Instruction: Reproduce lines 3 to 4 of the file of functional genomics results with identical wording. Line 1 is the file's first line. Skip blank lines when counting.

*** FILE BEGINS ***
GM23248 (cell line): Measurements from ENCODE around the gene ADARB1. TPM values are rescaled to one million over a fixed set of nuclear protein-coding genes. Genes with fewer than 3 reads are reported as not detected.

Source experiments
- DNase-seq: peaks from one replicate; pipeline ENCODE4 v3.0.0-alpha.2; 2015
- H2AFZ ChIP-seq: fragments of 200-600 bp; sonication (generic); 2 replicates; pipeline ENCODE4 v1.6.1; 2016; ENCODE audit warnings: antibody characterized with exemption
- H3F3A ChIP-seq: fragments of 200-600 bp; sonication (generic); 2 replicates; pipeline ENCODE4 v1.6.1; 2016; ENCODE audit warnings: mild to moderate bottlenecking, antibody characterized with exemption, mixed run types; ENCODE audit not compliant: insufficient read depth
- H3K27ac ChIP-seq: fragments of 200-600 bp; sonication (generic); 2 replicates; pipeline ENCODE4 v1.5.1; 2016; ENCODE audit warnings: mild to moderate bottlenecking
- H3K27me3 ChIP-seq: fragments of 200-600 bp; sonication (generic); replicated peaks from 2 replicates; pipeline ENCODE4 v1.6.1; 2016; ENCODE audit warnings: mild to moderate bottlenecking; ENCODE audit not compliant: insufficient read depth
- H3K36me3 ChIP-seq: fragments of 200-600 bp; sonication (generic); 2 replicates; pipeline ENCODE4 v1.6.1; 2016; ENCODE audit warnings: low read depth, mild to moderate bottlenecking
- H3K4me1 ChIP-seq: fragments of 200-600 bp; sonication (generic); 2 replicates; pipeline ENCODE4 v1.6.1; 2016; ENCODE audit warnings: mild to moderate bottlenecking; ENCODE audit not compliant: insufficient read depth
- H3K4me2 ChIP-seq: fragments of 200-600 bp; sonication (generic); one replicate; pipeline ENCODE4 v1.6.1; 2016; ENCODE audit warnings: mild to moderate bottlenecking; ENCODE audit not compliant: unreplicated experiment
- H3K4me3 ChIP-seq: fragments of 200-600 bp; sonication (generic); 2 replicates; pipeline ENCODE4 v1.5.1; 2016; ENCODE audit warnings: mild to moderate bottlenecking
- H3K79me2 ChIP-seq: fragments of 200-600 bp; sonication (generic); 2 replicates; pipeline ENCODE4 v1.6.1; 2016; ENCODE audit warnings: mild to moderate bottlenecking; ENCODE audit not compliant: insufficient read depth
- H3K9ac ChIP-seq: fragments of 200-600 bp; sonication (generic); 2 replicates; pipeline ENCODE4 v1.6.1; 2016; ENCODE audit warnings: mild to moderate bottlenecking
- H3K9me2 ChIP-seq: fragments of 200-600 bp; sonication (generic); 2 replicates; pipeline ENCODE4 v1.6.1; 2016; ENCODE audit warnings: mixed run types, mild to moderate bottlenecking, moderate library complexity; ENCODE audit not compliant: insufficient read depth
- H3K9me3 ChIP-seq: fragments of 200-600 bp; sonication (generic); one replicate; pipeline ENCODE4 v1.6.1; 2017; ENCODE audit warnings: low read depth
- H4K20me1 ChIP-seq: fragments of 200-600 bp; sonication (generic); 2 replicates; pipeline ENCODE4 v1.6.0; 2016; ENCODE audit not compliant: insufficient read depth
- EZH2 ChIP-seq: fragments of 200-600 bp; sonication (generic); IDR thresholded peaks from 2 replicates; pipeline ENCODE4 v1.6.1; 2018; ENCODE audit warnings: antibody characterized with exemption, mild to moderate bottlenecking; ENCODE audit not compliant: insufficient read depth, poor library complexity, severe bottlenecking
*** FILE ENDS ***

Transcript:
- DNase-seq: peaks from one replicate; pipeline ENCODE4 v3.0.0-alpha.2; 2015
- H2AFZ ChIP-seq: fragments of 200-600 bp; sonication (generic); 2 replicates; pipeline ENCODE4 v1.6.1; 2016; ENCODE audit warnings: antibody characterized with exemption